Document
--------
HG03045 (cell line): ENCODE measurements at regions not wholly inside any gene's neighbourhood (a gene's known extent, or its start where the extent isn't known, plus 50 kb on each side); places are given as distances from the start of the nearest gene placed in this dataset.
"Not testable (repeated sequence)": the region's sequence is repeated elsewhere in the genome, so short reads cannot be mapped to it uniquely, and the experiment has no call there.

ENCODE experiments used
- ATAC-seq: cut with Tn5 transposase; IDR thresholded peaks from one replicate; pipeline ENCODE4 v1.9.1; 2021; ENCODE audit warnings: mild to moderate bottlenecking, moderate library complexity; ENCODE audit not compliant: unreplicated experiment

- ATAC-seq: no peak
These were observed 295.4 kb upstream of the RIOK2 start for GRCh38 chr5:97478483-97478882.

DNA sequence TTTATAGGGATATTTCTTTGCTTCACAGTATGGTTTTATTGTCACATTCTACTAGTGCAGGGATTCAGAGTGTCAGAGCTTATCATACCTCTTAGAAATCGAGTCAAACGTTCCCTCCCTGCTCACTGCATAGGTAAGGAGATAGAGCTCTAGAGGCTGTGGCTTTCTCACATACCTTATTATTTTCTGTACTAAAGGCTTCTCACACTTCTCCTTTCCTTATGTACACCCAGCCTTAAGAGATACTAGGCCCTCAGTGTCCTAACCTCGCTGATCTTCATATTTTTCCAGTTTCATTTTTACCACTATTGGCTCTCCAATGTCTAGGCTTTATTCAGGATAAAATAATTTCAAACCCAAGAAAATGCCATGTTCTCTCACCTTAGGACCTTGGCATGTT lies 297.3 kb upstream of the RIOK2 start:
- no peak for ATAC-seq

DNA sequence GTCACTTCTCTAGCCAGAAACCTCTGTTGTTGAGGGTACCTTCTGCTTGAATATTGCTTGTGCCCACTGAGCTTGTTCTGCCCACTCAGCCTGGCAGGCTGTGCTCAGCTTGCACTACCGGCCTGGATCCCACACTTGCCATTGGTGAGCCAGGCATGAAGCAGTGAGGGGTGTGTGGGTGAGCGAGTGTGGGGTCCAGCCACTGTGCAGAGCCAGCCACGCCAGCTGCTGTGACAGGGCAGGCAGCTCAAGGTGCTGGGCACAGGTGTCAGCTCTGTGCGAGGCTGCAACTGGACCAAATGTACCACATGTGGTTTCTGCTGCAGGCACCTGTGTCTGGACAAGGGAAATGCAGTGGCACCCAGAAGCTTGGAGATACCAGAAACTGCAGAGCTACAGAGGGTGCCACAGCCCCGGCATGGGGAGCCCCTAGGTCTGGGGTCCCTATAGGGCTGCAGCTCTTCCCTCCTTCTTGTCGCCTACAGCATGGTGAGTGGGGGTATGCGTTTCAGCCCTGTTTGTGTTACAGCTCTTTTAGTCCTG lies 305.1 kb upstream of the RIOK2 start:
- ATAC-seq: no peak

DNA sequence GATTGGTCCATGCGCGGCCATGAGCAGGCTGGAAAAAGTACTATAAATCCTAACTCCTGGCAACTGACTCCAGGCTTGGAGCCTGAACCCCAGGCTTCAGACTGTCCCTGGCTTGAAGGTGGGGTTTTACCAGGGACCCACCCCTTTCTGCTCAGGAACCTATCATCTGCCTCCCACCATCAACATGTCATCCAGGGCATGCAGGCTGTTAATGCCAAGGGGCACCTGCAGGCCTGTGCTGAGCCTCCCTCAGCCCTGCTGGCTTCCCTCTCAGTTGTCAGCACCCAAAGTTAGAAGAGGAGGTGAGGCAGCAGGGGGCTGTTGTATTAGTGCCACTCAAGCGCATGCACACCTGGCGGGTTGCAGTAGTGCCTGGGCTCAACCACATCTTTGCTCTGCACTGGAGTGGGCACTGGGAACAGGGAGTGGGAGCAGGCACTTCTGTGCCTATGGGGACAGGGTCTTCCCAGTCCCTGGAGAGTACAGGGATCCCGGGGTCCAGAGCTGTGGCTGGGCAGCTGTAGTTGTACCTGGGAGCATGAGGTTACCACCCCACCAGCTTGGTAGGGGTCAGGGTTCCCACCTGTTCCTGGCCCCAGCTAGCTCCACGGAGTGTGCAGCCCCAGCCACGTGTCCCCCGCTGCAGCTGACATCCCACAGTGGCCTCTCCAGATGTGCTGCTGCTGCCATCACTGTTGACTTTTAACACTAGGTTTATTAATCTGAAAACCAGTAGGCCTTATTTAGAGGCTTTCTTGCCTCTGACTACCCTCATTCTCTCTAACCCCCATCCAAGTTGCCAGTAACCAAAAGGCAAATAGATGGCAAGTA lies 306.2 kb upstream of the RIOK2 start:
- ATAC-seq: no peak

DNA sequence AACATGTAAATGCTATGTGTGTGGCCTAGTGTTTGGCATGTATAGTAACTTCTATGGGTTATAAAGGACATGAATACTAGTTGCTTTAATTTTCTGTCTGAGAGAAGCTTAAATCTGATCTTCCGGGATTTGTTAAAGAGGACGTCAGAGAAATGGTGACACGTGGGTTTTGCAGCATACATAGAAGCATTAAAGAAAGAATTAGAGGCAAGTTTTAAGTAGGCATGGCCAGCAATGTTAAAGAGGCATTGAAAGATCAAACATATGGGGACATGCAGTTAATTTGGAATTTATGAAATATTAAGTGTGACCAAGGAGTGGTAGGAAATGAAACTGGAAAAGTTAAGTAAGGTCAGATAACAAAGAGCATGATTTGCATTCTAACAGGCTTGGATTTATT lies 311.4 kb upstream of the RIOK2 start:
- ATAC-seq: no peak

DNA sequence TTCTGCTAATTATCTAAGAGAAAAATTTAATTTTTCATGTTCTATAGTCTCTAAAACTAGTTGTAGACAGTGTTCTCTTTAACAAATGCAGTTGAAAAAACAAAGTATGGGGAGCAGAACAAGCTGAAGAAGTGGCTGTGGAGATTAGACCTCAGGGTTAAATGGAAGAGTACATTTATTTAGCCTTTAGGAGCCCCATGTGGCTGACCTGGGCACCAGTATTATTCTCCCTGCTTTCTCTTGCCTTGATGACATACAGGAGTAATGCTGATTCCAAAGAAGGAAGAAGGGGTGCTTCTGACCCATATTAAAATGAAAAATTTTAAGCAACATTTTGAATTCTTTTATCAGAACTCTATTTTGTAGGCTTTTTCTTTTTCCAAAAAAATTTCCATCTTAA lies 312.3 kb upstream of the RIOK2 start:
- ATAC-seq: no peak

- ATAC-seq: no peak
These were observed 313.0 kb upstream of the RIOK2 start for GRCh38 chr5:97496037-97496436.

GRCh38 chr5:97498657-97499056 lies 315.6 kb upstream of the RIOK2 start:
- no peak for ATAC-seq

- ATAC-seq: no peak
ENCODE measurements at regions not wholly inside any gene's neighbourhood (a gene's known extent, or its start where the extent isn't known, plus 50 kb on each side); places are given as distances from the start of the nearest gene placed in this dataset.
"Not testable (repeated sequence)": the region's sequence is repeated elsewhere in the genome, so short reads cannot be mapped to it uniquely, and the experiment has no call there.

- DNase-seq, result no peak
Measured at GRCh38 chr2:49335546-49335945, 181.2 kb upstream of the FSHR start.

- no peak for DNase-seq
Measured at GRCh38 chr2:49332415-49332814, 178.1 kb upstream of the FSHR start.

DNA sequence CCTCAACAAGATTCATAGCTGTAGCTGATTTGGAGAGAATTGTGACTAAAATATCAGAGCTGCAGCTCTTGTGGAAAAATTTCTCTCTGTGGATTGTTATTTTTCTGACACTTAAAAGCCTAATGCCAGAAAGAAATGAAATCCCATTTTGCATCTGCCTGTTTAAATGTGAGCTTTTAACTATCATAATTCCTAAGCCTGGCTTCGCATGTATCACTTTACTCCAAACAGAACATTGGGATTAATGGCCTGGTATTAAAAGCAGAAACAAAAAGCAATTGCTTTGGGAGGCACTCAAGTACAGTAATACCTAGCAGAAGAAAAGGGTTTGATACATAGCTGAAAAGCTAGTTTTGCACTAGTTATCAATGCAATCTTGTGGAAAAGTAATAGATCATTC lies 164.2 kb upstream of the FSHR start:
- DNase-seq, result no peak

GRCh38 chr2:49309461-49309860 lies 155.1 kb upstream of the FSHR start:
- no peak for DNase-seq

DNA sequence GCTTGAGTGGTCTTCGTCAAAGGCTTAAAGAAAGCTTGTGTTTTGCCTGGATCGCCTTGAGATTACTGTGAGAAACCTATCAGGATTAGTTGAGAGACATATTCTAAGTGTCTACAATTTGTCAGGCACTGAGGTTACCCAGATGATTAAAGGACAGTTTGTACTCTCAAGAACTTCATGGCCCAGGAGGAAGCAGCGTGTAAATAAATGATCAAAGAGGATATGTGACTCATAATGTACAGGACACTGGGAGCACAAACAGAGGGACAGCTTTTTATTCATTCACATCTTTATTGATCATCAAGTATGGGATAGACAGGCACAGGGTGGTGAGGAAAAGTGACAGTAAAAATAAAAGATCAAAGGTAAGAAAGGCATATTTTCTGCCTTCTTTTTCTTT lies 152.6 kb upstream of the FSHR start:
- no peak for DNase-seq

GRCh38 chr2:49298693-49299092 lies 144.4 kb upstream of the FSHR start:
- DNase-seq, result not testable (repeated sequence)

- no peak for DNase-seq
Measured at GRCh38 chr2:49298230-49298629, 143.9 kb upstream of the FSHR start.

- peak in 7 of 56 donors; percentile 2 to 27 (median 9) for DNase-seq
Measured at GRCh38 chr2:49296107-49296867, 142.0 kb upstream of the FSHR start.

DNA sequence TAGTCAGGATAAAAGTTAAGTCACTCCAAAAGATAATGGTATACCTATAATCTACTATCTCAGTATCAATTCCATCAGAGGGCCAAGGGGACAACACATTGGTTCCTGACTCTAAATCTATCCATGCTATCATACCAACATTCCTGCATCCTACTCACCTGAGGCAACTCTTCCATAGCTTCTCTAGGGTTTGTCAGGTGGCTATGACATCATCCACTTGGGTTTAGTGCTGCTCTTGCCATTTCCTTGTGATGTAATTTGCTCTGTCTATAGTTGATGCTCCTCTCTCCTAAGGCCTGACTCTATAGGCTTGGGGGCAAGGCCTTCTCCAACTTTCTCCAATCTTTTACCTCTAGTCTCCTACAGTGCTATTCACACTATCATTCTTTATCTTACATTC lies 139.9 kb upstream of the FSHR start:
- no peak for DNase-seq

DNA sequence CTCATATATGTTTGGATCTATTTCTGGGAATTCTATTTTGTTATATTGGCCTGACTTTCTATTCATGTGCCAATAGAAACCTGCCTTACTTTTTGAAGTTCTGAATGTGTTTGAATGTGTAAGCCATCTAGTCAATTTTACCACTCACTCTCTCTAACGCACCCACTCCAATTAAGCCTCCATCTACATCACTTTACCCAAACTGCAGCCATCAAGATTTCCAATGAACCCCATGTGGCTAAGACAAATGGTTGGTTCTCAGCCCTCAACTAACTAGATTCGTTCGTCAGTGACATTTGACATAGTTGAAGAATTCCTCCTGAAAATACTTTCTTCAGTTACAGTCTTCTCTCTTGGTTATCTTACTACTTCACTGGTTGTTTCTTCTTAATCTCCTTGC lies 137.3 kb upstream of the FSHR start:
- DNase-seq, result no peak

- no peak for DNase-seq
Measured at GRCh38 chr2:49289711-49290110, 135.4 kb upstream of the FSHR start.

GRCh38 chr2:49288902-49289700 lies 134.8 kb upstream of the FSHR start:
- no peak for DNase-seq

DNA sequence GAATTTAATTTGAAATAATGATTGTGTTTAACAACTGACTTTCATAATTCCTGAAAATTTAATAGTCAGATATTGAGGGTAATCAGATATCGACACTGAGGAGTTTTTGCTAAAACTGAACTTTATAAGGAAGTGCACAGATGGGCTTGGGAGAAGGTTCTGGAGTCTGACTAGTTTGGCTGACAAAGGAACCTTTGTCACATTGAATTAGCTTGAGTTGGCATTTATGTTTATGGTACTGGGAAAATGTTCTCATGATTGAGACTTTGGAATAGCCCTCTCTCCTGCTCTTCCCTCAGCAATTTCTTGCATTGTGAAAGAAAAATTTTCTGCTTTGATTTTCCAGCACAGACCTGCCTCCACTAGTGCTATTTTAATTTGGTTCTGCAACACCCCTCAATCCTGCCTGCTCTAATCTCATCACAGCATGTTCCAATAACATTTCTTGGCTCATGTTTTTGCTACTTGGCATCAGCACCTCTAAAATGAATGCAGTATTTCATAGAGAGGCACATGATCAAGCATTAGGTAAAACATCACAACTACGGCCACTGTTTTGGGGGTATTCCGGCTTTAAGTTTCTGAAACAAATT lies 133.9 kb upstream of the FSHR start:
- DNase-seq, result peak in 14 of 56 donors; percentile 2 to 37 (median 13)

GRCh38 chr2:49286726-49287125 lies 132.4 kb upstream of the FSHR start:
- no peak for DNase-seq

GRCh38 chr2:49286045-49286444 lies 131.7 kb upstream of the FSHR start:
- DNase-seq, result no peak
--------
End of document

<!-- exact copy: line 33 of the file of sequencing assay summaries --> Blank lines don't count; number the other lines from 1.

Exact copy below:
- no peak for DNase-seq